The National Catholic Review
Christmas (B), Dec. 25, 2002
And the Word became flesh (Jn 1:14)

The chorus from Handel’s Messiah begins with a delicate “For unto us a child is born,” and builds to a thunderous “And his name shall be called Wonderful!” The Gospels for the three Christmas Masses follow a similar progression. Images from the first two Gospels are captured in many Christmas cards—a child is born. The third Gospel lifts us out of history into the realm of mystery—his wonderful name is the Word.


The birth of a baby is always a time of celebration and hope—celebration that the cynicism that clouds so much of our lives has been dispelled; hope that life will be better for the baby and, because of the baby, better for the rest of us.

The future of us all is on the shoulders of the child in whose birth we rejoice. With his birth, the new world of promise has been born and God is proven trustworthy. The question is whether or not we are trustworthy; will we be faithful to the present and fashion a new world for the future?

This child’s birth is shrouded in paradox. Though he was in the beginning with God, he enters into time to be with us; though all things were made through him, he concealed his power under swaddling bands. He came as prince of peace into a world of enmity. He came as light into a world of darkness. We cannot help but ask, what has really changed with his birth? Is there light? Is there peace? The first reading of the third Mass suggests that the answer to those questions is somehow up to us.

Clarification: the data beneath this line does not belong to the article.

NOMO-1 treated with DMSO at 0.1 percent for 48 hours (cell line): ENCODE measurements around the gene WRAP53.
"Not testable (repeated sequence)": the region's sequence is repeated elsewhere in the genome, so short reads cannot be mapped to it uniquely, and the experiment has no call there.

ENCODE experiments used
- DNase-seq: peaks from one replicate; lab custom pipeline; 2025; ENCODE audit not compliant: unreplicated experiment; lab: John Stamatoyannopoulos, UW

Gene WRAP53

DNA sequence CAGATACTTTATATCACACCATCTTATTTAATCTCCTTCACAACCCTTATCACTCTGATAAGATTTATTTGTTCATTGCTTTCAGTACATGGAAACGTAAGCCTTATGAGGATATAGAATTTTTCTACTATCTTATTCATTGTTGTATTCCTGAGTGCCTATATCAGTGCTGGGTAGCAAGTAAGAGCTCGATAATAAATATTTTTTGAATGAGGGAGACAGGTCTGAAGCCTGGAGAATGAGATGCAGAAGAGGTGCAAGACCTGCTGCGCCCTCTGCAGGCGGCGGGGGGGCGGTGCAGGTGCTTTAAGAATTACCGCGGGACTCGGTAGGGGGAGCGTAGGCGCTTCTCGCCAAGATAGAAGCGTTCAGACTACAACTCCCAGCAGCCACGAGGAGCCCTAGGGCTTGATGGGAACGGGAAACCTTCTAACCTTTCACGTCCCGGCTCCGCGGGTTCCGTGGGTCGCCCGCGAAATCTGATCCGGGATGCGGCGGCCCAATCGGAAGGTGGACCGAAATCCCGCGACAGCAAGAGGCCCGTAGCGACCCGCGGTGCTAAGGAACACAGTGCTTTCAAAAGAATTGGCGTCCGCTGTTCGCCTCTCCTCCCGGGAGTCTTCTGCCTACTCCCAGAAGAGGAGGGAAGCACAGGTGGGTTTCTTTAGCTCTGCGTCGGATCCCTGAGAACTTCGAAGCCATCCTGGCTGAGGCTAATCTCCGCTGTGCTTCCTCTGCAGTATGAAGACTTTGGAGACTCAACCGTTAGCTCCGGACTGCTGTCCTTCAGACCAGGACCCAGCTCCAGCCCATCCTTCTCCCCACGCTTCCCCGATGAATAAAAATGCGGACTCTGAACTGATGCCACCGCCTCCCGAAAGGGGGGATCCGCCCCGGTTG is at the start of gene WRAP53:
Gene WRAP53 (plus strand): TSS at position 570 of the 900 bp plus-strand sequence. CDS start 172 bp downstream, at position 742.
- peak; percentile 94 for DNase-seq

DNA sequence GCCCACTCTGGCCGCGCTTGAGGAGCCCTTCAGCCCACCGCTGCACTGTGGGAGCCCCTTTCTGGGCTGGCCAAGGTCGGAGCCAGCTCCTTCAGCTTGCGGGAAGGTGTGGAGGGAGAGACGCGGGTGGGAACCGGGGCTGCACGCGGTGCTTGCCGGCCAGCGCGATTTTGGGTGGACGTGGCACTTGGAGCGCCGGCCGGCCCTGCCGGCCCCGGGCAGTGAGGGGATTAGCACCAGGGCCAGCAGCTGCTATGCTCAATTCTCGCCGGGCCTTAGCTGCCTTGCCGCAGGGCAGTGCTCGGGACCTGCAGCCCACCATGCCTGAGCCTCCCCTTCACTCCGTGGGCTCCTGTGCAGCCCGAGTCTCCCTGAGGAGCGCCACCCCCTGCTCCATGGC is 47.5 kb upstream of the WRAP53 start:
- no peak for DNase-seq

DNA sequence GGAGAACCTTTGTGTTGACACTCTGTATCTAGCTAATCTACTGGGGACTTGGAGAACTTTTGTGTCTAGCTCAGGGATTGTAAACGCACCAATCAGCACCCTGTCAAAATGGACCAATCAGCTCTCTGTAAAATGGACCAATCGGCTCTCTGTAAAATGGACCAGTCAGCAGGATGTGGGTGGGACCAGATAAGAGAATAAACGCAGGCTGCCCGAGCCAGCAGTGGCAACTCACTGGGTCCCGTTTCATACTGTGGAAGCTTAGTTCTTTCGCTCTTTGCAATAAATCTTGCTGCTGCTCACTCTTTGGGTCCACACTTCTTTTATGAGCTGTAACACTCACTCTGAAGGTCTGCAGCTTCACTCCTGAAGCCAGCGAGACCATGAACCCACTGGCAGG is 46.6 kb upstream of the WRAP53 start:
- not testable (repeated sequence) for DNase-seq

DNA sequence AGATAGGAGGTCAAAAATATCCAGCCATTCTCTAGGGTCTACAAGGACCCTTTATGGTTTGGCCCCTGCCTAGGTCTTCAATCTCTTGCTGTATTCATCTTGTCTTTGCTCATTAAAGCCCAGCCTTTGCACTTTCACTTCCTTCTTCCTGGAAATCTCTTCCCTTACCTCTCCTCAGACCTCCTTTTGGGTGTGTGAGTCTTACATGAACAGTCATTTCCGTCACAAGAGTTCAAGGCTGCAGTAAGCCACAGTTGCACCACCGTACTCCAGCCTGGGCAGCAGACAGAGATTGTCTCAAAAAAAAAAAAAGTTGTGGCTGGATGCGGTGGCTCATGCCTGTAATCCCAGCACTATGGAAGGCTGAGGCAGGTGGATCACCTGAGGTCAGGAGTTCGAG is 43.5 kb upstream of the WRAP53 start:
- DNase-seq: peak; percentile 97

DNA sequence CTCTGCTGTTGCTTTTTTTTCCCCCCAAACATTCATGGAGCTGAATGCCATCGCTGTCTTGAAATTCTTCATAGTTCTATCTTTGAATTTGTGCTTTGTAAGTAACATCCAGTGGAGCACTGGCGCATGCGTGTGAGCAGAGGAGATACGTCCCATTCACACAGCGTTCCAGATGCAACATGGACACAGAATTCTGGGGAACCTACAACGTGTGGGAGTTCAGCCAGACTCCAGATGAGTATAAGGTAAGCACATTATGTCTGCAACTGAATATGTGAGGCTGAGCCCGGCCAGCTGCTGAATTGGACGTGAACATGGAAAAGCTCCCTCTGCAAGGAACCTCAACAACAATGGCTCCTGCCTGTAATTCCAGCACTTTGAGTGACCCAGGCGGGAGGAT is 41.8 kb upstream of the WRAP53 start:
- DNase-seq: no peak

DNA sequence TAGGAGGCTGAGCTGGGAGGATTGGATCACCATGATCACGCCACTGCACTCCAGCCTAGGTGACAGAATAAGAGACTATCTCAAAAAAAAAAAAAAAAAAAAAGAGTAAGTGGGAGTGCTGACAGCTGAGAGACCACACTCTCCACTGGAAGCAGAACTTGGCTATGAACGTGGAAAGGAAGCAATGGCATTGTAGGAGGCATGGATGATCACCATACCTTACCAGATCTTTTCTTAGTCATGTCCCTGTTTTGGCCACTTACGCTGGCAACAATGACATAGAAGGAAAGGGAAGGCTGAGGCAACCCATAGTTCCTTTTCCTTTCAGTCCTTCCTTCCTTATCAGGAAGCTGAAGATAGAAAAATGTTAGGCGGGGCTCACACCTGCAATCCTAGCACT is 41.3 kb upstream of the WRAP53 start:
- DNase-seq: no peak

The new world that this child brings, the restoration that his birth promises, is happening before our eyes. If we do not see it, perhaps it is because we are doing nothing to bring it about. Perhaps the peace we wish each other is merely a holiday greeting and not a promise to live in peace. Perhaps we have romanticized the poor and despised shepherds while we ignore the poor and despised in our midst. Perhaps our celebration of Christmas is simply the re-enactment of a seasonal mystery play rather than the real enactment of God’s love for us all.

To those who do accept him, he gives the power to change the world, because his name is Wonderful!

Dianne Bergant, C.S.A., is professor of biblical studies at Catholic Theological Union in Chicago.

Readings: (Midnight) Is 9:1-6; Ps 96:1-3, 11-13; Ti 2:11-14; Lk 2:1-14; (Dawn) Is 62:11-12; Ps 97:1-6,11-12; Ti 3:4-7; Lk 2:15-20; (Day) Is 52:7-10; Ps 98:1-6; Heb 1:1-6; Jn 1:1-18

• Reflect on the mystery of God’s incomprehensible love in your life.

• Think about how God might be calling you to act as an agent of saving grace in the lives of others.

• What new life can you bring into the world?

Recently by Dianne Bergant

The Bible Reborn (March 12, 2014)
Novenas (April 7, 2003)
Let All Be at Peace! (November 14, 2005)
Use It or Lose It! (November 7, 2005)
It's About Time! (October 31, 2005)

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